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Setting the Afghan Trap

According to a French Magazine that claims interviewing National Security Advisor Zbigniew Brzezinski, President Jimmy Carter, at his urging, aided the Afghan Mujahedin intentionally to lure the Soviet Union into invading Afghanistan in December 1979.

The Afghan trap was set for USSR. What followed is a well-documented history of events and covert use of intelligence assets.

History could well repeat itself.

What I once described a ‘War of Hate’ in Afghanistan is fast descending into retrograde by USA and its allies. The mission was to obliterate Al Qaida and their supposed ally Afghan Taliban.

The reality is that the two were never allies but were lumped to provide USA a military presence to oversee Iran, China, Russia and Pakistan.

The military arsenal that was used from Daisy Cutters to MOAB, precision guided bunker busters and armed drones kept alive the primordial notion of revenge perpetuated by still more hate.

With the Trojan of Al Qaida not destroyed and Afghan Taliban giving victory calls proves that Invasion of Afghanistan failed.

But if the geostrategic designs were something else, there is lot to ponder about the future of USA and its allies in the region.

India has been co-opted into the calculus through the Indo-Pacific Command. In military terms a Clean Break will decide if the withdrawal is orderly or not.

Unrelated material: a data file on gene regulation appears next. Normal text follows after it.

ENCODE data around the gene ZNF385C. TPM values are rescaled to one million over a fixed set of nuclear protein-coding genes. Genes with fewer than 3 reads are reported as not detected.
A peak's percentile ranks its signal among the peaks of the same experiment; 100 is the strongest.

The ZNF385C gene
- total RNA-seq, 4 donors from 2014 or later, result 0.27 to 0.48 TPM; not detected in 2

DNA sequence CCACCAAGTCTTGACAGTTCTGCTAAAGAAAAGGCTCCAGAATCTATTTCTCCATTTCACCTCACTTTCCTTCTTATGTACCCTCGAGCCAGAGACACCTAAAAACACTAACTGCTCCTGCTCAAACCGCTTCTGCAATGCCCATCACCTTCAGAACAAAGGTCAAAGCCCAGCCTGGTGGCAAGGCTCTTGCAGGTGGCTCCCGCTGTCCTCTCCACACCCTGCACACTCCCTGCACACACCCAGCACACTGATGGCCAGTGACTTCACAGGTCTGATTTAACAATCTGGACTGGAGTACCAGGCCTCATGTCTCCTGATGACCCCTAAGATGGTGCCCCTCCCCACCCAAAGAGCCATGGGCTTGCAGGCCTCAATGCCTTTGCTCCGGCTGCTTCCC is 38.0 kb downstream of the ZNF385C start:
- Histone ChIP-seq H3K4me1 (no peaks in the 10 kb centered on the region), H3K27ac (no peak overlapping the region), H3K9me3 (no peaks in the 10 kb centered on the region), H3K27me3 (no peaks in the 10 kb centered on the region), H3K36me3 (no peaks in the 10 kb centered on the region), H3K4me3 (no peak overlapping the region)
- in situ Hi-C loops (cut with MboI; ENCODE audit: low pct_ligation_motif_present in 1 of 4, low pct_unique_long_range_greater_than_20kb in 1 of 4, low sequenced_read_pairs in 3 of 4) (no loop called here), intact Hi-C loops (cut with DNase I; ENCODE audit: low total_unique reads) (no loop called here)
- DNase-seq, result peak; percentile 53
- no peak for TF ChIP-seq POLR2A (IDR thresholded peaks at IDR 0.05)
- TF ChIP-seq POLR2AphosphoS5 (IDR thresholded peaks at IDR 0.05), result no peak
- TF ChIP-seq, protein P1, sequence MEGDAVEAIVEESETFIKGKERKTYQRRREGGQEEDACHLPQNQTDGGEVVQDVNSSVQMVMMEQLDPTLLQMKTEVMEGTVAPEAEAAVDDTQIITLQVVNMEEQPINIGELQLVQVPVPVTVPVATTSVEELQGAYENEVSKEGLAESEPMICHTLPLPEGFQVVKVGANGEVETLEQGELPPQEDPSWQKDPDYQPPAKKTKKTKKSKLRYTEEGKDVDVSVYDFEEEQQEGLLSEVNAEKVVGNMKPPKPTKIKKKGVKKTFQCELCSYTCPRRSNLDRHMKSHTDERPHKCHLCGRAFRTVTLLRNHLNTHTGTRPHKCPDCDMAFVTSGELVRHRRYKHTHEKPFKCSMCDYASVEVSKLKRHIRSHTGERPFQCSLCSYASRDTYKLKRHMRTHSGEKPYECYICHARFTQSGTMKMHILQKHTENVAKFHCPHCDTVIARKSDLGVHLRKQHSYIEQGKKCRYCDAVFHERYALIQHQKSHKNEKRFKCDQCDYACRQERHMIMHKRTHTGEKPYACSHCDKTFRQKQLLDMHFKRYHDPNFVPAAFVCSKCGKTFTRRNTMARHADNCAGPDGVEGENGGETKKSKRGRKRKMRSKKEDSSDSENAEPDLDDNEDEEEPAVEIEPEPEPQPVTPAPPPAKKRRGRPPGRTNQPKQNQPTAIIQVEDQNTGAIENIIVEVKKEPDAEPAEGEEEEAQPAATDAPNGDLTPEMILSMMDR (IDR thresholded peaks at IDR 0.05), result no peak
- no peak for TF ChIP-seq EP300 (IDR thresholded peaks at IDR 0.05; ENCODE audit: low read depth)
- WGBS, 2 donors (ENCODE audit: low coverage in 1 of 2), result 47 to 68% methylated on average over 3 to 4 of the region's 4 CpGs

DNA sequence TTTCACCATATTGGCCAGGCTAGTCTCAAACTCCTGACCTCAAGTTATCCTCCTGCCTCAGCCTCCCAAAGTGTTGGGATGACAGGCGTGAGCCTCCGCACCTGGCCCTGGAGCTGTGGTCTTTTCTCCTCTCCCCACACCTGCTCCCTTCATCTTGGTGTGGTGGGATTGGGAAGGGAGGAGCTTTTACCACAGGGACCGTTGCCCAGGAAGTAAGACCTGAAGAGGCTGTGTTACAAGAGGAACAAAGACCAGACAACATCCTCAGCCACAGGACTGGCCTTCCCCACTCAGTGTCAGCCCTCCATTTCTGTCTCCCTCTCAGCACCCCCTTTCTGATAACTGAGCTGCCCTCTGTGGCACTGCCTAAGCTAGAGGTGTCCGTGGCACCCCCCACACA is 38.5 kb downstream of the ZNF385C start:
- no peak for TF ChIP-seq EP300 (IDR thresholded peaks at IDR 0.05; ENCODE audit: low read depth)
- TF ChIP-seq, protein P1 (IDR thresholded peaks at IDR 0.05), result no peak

The least, it will provide is a glimpse of victory raising many questions about the future.

In contrast to an orderly military withdrawal and handing over positions and assets to ANSF, Afghan Taliban’s creeping domination in 9 more districts is ominous for US perspective. Considering Taliban can also invest major capitals makes the existence of a defiant Ashraf Ghani Regime, the last of US allies in Afghanistan questionable. Seeing Pakistan’s role crucial to this tactical phase, USA is sending feelers for soliciting direct or indirect military support in terms of logistics and military bases.

For Pakistan it would be prudent to facilitate US logistics exclusively for withdrawal purposes.

But providing military bases for strikes or overflights is an entirely different preposition. Once these are used against Afghan Taliban, it will aggravate conflict in the Pak-Afghan Region.

Circumspect and suspicious, Pakistan remains firm in declining military assistance to a country that treated it as a foe for two decades.

At the heart of this tragedy is not the aspiration of Afghan People to choose their future but for the geostrategic designs of great power rivalries to deny spaces to each other.

The US dilemma is that if it leaves while closing options for future military strikes, it has lost the plot that UK created in Afghan Forward Policy in the late 19th Century.

It also dampens its quest for a greater Middle East and opens up vast spaces for Russia and China thus far denied.

With China emerging as a very strong economic and military competitor, USA dreads that its containment arc around West and Central Asia also called the Greater Middle East will perforate. Hanging around in Afghanistan despite a military defeat seems cost prohibitive. The most likely and dangerous conclusion in the context of this Great Game would be to repeat the past with UK assistance and leave Afghanistan at simmer and boil.